The Pharos of Alexandria was a lighthouse built in the 3rd century BC on the island of Pharos in Alexandria, Egypt to serve as that port's landmark, and later, a lighthouse. With a height variously estimated at between 115 and 135 metres it was among the tallest man-made structures on Earth for many centuries, and was identified as one of the Seven Wonders of the World by classical writers. It ceased operating and was largely destroyed as a result of two earthquakes in the 14th century AD; some of its remains were found on the floor of Alexandria's Eastern Harbour by divers in 1994. More of the remains have subsequently been revealed by satellite imaging.

Constructed from large blocks of light-colored stone, the tower was made up of three stages: a lower square section with a central core, a middle octagonal section, and, at the top, a circular section. At its apex was positioned a mirror which reflected sunlight during the day; a fire was lit at night. Extant Roman coins struck by the Alexandrian mint show that a statue of a triton was positioned on each of the building's 4 corners. A statue of Poseidon stood atop the tower during the Roman period.

Monday, January 08, 2007

Conjoined twins

Conjoined twins are monozygotic twins, whose bodies are joined together at birth. This occurs where the single zygote of identical twins fails to separate completely, and the zygote starts to split after day 13 following fertilization. This condition occurs in about 1 in 50,000 human pregnancies. Most conjoined twins are now evaluated for surgery to attempt to separate them into separate functional bodies. The degree of difficulty rises if a vital organ or structure is shared between twins, such as brain, heart or liver.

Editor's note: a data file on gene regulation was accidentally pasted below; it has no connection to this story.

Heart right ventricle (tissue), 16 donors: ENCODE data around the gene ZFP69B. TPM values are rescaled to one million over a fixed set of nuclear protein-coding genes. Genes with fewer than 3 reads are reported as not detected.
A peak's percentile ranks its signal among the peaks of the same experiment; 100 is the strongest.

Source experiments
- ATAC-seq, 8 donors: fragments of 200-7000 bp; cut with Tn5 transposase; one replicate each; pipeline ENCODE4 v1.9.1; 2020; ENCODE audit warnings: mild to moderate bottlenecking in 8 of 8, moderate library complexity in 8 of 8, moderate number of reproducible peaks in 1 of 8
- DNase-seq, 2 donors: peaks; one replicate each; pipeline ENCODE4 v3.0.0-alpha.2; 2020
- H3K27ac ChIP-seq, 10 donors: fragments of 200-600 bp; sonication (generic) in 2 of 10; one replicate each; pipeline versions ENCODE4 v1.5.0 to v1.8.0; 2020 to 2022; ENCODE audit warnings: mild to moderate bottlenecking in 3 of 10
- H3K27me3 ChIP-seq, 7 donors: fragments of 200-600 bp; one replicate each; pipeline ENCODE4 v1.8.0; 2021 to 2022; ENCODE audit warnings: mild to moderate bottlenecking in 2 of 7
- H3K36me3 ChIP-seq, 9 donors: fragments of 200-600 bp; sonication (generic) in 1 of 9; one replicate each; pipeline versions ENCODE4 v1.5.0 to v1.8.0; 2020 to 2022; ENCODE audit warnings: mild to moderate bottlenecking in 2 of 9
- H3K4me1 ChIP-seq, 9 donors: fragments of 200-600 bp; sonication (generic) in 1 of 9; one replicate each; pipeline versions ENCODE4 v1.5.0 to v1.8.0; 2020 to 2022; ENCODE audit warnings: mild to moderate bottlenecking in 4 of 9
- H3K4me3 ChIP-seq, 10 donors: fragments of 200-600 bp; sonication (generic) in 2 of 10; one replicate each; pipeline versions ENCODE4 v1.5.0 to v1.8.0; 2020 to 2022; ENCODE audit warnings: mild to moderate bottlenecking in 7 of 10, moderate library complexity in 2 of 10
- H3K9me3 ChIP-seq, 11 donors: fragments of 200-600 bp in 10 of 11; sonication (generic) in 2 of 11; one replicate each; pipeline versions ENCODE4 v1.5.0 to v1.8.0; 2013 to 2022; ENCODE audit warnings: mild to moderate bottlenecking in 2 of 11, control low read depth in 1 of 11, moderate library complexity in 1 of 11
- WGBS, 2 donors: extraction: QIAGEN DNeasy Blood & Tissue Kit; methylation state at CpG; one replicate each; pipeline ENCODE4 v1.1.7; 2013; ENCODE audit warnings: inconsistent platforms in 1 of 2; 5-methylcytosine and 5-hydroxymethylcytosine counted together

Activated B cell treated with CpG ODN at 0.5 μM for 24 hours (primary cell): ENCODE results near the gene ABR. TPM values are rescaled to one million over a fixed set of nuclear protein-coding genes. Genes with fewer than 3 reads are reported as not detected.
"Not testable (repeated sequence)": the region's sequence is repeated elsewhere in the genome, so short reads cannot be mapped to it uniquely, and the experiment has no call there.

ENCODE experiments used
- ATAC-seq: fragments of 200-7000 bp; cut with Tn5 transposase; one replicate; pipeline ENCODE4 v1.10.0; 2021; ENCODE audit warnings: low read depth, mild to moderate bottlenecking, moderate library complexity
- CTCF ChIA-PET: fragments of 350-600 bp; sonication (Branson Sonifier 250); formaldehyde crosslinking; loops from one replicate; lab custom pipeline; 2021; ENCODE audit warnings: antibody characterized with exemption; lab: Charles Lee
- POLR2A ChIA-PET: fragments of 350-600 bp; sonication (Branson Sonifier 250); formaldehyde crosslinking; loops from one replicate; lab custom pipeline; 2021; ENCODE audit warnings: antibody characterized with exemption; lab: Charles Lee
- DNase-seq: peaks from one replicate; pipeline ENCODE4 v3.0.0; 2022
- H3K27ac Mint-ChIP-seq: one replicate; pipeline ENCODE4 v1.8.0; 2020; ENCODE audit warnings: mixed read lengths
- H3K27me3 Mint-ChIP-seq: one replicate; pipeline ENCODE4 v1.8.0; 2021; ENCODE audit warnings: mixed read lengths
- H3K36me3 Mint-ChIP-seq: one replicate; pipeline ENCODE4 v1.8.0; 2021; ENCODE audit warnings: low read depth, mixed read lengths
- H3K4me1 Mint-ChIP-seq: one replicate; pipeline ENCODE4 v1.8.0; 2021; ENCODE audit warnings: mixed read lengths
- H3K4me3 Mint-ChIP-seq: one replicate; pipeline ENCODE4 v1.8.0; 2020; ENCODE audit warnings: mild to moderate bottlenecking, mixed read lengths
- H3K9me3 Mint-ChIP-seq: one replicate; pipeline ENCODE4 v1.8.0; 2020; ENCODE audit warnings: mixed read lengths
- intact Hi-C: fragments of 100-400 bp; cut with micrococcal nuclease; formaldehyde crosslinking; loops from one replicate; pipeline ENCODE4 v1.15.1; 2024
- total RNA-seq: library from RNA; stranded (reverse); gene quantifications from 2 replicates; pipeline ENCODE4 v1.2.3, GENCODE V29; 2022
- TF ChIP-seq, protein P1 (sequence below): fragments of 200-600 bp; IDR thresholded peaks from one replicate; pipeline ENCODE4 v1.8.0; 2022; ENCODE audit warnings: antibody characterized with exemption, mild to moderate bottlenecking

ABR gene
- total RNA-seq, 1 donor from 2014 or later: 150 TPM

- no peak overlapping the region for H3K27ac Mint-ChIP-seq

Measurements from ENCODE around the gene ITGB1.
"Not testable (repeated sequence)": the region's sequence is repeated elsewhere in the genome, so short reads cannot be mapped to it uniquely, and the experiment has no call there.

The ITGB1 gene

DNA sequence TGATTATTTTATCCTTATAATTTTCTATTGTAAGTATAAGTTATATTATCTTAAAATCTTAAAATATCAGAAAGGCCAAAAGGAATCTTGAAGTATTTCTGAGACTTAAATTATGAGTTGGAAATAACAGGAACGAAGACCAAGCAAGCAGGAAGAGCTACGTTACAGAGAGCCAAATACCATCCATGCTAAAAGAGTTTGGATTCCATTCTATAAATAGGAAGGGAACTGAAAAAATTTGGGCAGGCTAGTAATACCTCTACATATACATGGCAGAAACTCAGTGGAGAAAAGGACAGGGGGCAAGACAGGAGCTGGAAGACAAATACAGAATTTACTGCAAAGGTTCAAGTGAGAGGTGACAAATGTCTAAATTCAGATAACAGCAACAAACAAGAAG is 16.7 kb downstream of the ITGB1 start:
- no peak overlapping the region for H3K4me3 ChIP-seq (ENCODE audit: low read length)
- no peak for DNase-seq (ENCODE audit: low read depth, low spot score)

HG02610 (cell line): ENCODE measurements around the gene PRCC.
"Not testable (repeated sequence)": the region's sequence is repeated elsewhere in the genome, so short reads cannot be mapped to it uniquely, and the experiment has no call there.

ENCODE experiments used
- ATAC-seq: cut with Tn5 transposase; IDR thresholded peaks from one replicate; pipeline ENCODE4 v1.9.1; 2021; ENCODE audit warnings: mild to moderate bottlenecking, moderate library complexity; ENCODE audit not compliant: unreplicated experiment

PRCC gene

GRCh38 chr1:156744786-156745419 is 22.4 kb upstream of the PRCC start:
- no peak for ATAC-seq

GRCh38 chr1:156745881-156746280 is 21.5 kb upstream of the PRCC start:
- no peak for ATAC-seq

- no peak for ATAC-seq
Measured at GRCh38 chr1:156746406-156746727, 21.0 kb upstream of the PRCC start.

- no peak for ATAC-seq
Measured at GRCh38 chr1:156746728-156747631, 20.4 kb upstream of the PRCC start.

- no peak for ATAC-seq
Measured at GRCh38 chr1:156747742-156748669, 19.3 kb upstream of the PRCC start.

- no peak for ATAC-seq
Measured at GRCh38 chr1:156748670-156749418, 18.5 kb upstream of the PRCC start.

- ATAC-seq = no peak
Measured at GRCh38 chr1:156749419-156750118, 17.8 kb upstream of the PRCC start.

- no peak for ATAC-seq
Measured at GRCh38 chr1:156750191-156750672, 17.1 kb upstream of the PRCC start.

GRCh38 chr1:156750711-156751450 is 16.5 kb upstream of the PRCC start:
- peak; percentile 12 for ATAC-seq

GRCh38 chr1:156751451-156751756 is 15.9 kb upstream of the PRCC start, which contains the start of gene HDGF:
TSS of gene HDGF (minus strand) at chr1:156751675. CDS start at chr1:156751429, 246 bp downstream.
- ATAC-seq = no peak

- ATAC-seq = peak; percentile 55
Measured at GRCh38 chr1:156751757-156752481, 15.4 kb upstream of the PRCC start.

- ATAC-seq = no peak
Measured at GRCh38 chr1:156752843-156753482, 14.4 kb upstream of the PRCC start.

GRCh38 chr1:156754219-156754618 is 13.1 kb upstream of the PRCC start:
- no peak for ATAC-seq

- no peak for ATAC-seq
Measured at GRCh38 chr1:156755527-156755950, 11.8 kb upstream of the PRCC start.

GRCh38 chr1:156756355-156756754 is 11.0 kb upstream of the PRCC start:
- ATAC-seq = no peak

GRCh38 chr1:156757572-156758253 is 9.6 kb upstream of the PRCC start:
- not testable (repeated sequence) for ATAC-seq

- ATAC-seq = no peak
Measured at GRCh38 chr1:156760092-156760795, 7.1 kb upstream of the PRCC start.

A chimera is an ordinary person or animal except that some of his or her parts actually came from his or her twin. A chimera may arise either from identical twin fetuses, or from dizygotic fetuses, which can be identified by chromosomal comparisons from various parts of the body. The number of cells derived from each fetus can vary from one part of the body to another, and often leads to characteristic mosaicism skin colouration in human chimeras. A chimera may be a hermaphrodite, composed of cells from a male twin and a female twin.

Monday, January 01, 2007


The term wildlife refers to living organisms that are not in any way artificial or domesticated and which survive in natural habitats. Wildlife can refer to flora but more usually refers to fauna. Wildlife is a very general term for life in ecosystems. Deserts, rainforests, plains, and other areas including the most built-up urban sites all have distinct forms of wildlife.

Humans have historically tended to split civilization from wildlife in a number of ways; besides the obvious difference in vocabulary, there are differing expectations in the legal, social, and moral sense. This has been a reason for debate during recorded history. Religions have often declared certain animals to be sacred, and in modern times concern for the environment has aggravated activists to protest the exploitation of wildlife for human benefit or entertainment. Literature has also made use of the traditional human separation from wildlife.